“It is the true Arabia … there can never be another picture of the whole, in our time, because here it is all said, and by a great master” T. E. Lawrence
Setting off from Damascus in 1876, Charles Doughty travelled for 21 months across the deserts of Arabia, through regions almost entirely unknown to Western eyes. He faced many hazards, from malnutrition and heat exhaustion to attack by hostile Wahhabi communities. Initially he travelled with the Hajj, before venturing into the desert interior alongside a Bedouin family and other nomadic groups. He reached the city of Unayzah, in central Arabia, and finally arrived at the Red Sea port of Jeddah in 1878.
His account of this remarkable journey is considered to be one of the finest travel books in the English language and inspired T. E. Lawrence’s excursions thirty years later. Despite its abundant merits, it was little known until Lawrence became its most avid and practical reader, using it as a guide during his travels across Arabia and admiring its descriptions of a bygone way of life. Lawrence provided a preface to the 3rd edition, published in 1921.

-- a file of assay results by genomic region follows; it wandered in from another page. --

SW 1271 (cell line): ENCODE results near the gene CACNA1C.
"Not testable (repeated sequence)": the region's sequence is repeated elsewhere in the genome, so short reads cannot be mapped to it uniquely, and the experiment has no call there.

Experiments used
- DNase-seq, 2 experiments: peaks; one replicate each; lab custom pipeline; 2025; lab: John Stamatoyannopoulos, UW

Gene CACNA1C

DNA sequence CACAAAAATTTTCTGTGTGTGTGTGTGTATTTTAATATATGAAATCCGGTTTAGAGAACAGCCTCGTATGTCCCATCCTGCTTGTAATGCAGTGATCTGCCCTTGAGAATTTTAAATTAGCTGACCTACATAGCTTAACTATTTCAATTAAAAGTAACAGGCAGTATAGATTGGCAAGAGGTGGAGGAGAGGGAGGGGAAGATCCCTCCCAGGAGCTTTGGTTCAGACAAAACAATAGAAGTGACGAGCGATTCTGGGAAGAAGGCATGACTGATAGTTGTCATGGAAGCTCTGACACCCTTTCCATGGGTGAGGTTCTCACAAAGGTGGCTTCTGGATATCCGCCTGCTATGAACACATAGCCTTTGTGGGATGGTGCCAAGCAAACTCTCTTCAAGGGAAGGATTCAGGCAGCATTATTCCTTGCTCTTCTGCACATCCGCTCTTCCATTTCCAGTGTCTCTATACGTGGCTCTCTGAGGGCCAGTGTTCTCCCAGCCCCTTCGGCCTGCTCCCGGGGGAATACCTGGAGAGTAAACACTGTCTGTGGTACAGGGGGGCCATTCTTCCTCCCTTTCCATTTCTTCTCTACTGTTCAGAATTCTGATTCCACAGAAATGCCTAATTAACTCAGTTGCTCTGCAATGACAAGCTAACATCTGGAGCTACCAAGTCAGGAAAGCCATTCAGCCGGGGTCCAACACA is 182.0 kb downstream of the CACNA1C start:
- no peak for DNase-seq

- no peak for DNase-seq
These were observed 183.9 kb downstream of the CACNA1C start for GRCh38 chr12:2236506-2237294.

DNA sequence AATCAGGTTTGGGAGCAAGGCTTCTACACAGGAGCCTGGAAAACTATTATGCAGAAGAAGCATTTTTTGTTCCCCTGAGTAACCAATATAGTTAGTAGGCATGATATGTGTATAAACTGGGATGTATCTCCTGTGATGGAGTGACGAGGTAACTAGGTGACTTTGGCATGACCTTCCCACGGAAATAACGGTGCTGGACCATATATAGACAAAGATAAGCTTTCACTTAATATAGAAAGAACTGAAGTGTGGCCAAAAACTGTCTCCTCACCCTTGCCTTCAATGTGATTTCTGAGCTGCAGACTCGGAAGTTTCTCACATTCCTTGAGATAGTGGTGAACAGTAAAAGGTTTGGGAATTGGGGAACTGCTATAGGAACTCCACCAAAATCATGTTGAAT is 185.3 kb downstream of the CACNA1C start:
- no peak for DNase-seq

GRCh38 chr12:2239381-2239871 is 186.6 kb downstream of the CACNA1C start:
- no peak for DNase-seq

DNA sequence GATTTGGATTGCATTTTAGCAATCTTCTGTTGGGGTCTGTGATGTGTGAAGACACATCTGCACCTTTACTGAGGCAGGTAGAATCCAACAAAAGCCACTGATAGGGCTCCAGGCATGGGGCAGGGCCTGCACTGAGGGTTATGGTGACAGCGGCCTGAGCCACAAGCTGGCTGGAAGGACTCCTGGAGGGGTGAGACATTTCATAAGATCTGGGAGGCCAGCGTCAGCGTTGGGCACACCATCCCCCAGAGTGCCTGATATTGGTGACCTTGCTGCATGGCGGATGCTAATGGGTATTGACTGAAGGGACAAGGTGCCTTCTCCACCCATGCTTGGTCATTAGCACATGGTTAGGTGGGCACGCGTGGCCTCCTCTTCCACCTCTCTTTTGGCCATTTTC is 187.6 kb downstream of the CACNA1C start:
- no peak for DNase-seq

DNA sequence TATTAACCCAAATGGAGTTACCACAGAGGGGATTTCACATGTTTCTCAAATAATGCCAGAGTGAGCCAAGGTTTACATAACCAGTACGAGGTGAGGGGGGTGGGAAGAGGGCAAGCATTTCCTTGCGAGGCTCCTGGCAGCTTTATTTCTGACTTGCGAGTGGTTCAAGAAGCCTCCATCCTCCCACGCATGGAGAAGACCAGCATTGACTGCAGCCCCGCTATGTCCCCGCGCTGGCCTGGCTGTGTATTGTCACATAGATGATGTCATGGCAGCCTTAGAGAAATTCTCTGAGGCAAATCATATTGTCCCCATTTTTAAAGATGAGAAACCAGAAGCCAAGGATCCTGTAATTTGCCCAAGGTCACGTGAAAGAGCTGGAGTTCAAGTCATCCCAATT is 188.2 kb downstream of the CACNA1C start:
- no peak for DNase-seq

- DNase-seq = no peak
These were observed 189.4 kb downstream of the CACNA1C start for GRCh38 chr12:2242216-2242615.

The Folio Society has recently published a new edition of Travels in Arabia Deserta. The new edition includes a preface by the author and politician Rory Stewart, in addition to Lawrence’s tribute. Stewart underlines the importance of Doughty’s achievement, saying that “no one who is seriously interested in travel or Arab custom, or indeed the extremity of human experience, can afford to ignore this book”.
While the original edition was illustrated with line drawings, the new version also includes 48 photographs from the period, selected from the collections of the Fine Arts Library. These images, from our extensive holdings of photographs by the Maison Bonfils, provide a new visual context for Doughty’s travels. Creating digital files for the publication gave us the opportunity to include a few more of these evocative images in VIA, Harvard’s online image catalog.